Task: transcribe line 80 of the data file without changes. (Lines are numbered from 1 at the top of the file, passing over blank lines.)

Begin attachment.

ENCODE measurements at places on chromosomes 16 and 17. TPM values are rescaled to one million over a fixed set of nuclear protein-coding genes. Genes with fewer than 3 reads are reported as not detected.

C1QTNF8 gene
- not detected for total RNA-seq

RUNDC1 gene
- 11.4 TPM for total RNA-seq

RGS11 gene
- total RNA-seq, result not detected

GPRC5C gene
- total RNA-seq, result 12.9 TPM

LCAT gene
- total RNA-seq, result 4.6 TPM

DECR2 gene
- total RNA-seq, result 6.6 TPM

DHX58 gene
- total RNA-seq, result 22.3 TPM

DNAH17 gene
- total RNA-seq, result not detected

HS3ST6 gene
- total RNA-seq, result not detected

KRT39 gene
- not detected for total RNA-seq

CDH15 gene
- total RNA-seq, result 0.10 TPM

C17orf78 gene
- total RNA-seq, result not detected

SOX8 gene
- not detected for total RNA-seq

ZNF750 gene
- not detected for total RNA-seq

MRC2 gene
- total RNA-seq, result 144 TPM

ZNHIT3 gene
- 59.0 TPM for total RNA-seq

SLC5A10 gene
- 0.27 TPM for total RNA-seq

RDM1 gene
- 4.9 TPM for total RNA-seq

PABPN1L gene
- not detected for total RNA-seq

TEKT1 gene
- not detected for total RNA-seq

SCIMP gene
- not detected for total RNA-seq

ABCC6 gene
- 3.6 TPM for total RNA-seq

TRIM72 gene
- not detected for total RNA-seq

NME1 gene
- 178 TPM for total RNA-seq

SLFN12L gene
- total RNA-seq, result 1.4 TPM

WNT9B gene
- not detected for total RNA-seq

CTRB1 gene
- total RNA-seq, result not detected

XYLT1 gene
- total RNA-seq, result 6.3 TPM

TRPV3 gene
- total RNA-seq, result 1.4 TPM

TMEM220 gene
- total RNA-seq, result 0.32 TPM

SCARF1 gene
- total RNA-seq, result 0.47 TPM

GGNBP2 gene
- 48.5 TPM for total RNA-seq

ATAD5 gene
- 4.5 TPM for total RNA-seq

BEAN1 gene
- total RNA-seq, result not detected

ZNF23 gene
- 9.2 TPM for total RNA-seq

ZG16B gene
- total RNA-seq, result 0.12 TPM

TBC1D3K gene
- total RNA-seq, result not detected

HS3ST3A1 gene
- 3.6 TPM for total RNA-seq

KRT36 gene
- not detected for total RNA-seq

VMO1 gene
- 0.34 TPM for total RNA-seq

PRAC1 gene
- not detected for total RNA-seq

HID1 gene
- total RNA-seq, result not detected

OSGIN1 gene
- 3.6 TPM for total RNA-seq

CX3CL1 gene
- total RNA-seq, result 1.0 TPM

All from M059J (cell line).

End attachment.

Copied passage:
VMO1 gene